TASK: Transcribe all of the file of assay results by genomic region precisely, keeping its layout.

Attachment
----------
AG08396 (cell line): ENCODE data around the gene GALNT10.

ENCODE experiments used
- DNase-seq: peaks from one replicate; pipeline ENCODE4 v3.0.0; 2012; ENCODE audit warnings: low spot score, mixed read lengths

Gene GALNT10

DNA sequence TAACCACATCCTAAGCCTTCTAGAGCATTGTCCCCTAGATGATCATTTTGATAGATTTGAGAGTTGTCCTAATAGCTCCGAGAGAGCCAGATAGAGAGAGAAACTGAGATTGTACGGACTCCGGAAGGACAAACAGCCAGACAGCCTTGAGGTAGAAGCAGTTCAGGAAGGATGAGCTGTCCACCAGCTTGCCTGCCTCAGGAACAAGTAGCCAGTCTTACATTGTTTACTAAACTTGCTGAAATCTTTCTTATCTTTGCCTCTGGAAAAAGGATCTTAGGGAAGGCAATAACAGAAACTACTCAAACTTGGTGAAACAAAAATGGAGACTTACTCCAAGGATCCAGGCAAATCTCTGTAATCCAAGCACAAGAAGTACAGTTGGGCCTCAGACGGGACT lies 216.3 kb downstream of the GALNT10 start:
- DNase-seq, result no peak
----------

AG08396 (cell line): ENCODE data around the gene GALNT10.

ENCODE experiments used
- DNase-seq: peaks from one replicate; pipeline ENCODE4 v3.0.0; 2012; ENCODE audit warnings: low spot score, mixed read lengths

Gene GALNT10

DNA sequence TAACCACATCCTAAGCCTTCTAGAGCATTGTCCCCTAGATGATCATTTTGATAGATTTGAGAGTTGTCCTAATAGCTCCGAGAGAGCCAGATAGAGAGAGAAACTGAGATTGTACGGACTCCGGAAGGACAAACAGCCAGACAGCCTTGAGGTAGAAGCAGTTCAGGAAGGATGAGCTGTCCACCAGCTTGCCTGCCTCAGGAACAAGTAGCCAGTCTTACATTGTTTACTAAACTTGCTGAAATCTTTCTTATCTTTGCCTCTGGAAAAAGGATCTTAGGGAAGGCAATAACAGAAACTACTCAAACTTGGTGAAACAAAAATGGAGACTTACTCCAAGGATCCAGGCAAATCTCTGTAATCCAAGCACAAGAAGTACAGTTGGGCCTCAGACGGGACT lies 216.3 kb downstream of the GALNT10 start:
- DNase-seq, result no peak